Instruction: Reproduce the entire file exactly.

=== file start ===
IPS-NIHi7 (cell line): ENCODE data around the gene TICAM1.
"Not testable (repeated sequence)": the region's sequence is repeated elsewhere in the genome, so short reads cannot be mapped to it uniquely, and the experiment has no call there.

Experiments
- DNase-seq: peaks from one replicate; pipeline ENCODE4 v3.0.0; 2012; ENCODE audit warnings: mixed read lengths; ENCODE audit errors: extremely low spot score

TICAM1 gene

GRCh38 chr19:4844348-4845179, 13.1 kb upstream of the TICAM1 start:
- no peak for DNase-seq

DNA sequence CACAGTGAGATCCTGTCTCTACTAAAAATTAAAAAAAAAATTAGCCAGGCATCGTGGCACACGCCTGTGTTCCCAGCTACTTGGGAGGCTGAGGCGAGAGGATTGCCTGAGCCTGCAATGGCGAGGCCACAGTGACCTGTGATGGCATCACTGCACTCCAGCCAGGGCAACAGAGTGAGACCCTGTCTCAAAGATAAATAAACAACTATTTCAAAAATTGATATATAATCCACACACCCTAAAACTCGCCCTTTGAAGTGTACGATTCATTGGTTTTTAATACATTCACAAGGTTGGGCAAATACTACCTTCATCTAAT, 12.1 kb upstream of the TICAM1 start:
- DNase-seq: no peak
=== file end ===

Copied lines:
IPS-NIHi7 (cell line): ENCODE data around the gene TICAM1.
"Not testable (repeated sequence)": the region's sequence is repeated elsewhere in the genome, so short reads cannot be mapped to it uniquely, and the experiment has no call there.

Experiments
- DNase-seq: peaks from one replicate; pipeline ENCODE4 v3.0.0; 2012; ENCODE audit warnings: mixed read lengths; ENCODE audit errors: extremely low spot score

TICAM1 gene

GRCh38 chr19:4844348-4845179, 13.1 kb upstream of the TICAM1 start:
- no peak for DNase-seq

DNA sequence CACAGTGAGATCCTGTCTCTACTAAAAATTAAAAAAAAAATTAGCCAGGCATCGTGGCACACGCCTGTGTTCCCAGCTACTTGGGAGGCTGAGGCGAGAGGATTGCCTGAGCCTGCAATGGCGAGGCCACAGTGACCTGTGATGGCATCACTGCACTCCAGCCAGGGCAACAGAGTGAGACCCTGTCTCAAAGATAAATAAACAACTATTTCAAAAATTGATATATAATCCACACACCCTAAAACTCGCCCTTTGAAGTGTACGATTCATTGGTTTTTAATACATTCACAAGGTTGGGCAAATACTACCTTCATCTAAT, 12.1 kb upstream of the TICAM1 start:
- DNase-seq: no peak